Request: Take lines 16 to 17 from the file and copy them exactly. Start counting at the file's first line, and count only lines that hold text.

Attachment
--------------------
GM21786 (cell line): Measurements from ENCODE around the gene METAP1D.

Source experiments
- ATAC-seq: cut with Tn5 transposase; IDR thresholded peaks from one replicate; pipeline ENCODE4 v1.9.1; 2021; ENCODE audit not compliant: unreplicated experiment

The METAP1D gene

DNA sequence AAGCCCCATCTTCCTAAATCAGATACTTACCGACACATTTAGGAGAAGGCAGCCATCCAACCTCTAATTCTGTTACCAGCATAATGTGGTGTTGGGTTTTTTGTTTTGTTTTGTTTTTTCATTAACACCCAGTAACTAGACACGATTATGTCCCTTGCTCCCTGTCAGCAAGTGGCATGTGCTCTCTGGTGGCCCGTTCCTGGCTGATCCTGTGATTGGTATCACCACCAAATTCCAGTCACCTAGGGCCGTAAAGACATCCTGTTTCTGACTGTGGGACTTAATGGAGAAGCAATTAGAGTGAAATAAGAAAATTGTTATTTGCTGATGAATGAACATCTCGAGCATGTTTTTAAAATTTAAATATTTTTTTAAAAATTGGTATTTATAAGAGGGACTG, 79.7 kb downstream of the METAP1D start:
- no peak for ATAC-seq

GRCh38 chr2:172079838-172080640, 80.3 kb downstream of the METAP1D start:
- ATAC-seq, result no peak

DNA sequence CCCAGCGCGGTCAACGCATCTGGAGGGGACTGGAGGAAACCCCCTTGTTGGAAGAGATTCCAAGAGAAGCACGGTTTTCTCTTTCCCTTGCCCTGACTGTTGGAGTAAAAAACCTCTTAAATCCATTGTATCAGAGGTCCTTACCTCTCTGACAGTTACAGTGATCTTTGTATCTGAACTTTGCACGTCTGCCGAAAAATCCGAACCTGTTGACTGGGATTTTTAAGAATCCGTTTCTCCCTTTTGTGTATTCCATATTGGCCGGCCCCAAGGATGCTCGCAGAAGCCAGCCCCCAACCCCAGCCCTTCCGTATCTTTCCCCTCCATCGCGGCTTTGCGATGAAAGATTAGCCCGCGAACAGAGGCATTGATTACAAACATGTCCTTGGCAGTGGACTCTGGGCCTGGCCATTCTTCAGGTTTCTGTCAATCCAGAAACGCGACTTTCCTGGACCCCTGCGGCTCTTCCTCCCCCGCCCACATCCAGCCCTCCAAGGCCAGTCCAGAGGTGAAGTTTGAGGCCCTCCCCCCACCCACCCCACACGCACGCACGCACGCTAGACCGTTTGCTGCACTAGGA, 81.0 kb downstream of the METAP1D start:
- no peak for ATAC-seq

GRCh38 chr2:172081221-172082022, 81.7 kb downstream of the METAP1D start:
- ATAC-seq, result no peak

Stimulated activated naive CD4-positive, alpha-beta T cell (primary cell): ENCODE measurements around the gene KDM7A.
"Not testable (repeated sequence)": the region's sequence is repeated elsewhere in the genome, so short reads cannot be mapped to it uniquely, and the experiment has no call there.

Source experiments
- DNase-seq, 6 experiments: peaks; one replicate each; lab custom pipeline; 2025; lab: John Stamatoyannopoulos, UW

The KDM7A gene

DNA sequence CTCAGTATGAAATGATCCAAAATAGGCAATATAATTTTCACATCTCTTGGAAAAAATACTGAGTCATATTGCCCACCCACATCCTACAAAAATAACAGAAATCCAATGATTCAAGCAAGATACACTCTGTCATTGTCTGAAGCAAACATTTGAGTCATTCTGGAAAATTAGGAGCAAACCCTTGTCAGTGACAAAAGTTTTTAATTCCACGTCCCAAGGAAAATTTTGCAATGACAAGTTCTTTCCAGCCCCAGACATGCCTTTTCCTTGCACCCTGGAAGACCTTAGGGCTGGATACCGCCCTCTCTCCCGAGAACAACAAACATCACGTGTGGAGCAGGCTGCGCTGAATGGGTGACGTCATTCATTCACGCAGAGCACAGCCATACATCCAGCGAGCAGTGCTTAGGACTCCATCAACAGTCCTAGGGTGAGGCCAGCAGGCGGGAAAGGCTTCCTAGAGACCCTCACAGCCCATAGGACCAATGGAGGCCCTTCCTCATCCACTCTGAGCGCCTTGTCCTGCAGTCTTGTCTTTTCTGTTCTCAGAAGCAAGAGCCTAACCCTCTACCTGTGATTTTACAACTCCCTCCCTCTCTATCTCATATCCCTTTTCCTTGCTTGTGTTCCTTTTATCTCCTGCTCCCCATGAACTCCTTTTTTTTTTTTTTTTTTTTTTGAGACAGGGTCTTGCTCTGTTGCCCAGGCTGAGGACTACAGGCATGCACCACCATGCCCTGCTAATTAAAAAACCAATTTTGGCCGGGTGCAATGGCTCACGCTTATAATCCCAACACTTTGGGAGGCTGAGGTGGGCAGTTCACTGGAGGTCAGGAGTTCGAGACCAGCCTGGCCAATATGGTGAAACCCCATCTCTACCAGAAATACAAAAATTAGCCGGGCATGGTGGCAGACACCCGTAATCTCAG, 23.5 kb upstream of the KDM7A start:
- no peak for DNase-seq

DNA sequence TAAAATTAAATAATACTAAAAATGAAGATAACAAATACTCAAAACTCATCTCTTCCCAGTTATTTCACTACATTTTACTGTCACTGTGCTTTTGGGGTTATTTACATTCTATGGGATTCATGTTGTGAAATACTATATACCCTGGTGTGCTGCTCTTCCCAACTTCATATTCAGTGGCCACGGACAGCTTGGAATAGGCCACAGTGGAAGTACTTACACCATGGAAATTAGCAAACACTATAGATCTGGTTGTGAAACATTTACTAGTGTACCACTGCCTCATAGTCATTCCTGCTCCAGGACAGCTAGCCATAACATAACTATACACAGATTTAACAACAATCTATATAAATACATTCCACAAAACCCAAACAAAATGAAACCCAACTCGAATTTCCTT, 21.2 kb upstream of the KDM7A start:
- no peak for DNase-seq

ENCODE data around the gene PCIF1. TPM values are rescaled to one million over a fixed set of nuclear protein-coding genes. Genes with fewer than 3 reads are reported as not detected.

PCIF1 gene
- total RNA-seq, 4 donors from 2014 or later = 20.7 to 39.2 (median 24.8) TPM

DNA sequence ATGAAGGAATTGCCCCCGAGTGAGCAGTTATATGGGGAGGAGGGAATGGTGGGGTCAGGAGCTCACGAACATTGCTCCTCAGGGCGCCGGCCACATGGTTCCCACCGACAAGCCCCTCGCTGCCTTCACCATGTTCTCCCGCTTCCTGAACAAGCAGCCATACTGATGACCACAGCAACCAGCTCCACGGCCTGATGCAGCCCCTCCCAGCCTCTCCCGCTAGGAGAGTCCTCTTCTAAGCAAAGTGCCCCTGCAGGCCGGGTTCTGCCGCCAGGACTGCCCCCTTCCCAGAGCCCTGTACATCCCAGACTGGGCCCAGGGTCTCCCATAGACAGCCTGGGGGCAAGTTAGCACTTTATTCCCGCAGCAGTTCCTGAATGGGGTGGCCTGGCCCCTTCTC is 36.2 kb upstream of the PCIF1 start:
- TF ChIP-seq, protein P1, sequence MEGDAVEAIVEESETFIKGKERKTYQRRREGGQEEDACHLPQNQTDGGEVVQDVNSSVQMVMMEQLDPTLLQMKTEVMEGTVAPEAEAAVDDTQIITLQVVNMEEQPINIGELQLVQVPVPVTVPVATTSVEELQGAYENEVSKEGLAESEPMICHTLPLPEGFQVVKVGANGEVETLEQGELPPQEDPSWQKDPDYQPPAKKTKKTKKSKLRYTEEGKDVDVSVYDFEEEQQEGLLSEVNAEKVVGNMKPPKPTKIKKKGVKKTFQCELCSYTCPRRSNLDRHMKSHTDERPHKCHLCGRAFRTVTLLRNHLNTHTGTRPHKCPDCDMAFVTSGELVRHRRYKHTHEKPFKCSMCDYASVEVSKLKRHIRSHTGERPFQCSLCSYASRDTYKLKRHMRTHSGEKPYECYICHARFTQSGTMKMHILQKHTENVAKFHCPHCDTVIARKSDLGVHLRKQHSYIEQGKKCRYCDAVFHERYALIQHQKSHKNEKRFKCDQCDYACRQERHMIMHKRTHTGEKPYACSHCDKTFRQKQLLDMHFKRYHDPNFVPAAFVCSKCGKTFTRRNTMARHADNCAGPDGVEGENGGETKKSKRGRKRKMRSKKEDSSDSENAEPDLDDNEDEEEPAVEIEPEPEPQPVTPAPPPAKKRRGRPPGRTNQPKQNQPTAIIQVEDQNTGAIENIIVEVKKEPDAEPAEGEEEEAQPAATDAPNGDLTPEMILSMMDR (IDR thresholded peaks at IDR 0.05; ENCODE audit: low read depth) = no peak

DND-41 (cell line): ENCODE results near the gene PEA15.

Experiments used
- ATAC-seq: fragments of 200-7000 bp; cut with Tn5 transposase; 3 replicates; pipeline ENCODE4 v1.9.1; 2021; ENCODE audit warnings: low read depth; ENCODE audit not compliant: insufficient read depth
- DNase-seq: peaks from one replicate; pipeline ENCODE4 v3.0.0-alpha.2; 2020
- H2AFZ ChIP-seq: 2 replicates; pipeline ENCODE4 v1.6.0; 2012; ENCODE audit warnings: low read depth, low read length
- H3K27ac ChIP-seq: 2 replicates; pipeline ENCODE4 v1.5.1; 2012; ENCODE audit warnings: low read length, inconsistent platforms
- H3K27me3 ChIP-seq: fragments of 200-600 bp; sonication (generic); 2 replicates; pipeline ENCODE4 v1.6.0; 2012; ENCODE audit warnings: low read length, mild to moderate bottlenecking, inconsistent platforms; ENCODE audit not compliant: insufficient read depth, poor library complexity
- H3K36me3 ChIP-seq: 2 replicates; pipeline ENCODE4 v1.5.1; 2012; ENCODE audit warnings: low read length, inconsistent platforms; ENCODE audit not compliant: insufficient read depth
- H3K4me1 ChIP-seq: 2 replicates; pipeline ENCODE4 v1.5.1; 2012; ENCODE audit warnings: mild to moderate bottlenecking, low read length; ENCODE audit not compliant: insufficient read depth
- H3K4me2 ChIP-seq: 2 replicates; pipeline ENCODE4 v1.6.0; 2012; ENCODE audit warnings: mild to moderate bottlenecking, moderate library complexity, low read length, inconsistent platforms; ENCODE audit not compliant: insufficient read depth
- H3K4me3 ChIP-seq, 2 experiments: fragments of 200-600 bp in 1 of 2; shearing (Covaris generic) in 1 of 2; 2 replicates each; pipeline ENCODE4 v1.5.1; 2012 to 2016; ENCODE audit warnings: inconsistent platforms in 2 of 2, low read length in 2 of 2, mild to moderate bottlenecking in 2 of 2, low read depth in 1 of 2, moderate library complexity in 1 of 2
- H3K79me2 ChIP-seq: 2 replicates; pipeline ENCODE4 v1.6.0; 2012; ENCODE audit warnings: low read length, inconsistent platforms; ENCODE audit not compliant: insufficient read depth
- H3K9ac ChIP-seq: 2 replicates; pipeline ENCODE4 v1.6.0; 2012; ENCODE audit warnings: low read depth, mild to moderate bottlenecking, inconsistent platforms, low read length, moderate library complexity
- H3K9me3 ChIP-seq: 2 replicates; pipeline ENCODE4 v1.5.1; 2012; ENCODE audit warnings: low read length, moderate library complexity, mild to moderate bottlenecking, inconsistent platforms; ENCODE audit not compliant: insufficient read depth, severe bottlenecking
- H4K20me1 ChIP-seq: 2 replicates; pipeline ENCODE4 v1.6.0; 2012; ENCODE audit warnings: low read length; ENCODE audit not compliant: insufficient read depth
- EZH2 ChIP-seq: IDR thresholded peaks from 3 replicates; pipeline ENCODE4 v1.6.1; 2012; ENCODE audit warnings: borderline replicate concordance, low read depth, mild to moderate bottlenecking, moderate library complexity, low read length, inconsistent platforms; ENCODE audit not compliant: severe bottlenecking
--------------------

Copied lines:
- DNase-seq, 6 experiments: peaks; one replicate each; lab custom pipeline; 2025; lab: John Stamatoyannopoulos, UW

The KDM7A gene